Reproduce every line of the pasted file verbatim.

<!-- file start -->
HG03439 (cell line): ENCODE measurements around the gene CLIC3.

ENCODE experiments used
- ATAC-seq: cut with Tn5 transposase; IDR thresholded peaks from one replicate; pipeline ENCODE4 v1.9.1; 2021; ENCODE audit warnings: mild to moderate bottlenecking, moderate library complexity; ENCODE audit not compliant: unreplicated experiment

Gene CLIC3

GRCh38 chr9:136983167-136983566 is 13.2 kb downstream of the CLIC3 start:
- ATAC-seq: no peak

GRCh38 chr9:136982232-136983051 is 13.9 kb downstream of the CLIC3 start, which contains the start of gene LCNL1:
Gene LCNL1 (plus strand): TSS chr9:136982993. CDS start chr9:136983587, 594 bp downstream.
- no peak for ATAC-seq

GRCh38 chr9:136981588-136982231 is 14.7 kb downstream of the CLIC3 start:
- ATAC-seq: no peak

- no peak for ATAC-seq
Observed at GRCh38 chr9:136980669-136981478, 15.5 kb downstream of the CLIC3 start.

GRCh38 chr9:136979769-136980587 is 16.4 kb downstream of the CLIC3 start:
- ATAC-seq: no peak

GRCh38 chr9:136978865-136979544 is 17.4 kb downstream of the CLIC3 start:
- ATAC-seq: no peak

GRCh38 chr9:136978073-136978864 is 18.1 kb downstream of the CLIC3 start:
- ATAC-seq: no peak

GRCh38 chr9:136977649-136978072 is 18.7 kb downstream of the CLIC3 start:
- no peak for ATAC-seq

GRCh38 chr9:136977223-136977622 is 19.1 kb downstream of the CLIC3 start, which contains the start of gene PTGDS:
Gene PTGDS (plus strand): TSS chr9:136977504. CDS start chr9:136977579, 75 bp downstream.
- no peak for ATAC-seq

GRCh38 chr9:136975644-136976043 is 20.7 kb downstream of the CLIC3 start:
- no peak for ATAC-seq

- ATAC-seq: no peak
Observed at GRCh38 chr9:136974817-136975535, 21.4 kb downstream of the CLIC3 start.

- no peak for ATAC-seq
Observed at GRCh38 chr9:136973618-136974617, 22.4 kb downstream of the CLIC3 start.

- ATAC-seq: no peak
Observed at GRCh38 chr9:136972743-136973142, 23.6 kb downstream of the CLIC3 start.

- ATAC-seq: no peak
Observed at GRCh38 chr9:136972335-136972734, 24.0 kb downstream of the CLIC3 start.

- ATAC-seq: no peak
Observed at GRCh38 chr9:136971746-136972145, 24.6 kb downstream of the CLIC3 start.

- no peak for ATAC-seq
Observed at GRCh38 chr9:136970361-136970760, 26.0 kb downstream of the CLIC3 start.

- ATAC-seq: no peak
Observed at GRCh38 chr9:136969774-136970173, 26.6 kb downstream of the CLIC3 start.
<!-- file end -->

HG03439 (cell line): ENCODE measurements around the gene CLIC3.

ENCODE experiments used
- ATAC-seq: cut with Tn5 transposase; IDR thresholded peaks from one replicate; pipeline ENCODE4 v1.9.1; 2021; ENCODE audit warnings: mild to moderate bottlenecking, moderate library complexity; ENCODE audit not compliant: unreplicated experiment

Gene CLIC3

GRCh38 chr9:136983167-136983566 is 13.2 kb downstream of the CLIC3 start:
- ATAC-seq: no peak

GRCh38 chr9:136982232-136983051 is 13.9 kb downstream of the CLIC3 start, which contains the start of gene LCNL1:
Gene LCNL1 (plus strand): TSS chr9:136982993. CDS start chr9:136983587, 594 bp downstream.
- no peak for ATAC-seq

GRCh38 chr9:136981588-136982231 is 14.7 kb downstream of the CLIC3 start:
- ATAC-seq: no peak

- no peak for ATAC-seq
Observed at GRCh38 chr9:136980669-136981478, 15.5 kb downstream of the CLIC3 start.

GRCh38 chr9:136979769-136980587 is 16.4 kb downstream of the CLIC3 start:
- ATAC-seq: no peak

GRCh38 chr9:136978865-136979544 is 17.4 kb downstream of the CLIC3 start:
- ATAC-seq: no peak

GRCh38 chr9:136978073-136978864 is 18.1 kb downstream of the CLIC3 start:
- ATAC-seq: no peak

GRCh38 chr9:136977649-136978072 is 18.7 kb downstream of the CLIC3 start:
- no peak for ATAC-seq

GRCh38 chr9:136977223-136977622 is 19.1 kb downstream of the CLIC3 start, which contains the start of gene PTGDS:
Gene PTGDS (plus strand): TSS chr9:136977504. CDS start chr9:136977579, 75 bp downstream.
- no peak for ATAC-seq

GRCh38 chr9:136975644-136976043 is 20.7 kb downstream of the CLIC3 start:
- no peak for ATAC-seq

- ATAC-seq: no peak
Observed at GRCh38 chr9:136974817-136975535, 21.4 kb downstream of the CLIC3 start.

- no peak for ATAC-seq
Observed at GRCh38 chr9:136973618-136974617, 22.4 kb downstream of the CLIC3 start.

- ATAC-seq: no peak
Observed at GRCh38 chr9:136972743-136973142, 23.6 kb downstream of the CLIC3 start.

- ATAC-seq: no peak
Observed at GRCh38 chr9:136972335-136972734, 24.0 kb downstream of the CLIC3 start.

- ATAC-seq: no peak
Observed at GRCh38 chr9:136971746-136972145, 24.6 kb downstream of the CLIC3 start.

- no peak for ATAC-seq
Observed at GRCh38 chr9:136970361-136970760, 26.0 kb downstream of the CLIC3 start.

- ATAC-seq: no peak
Observed at GRCh38 chr9:136969774-136970173, 26.6 kb downstream of the CLIC3 start.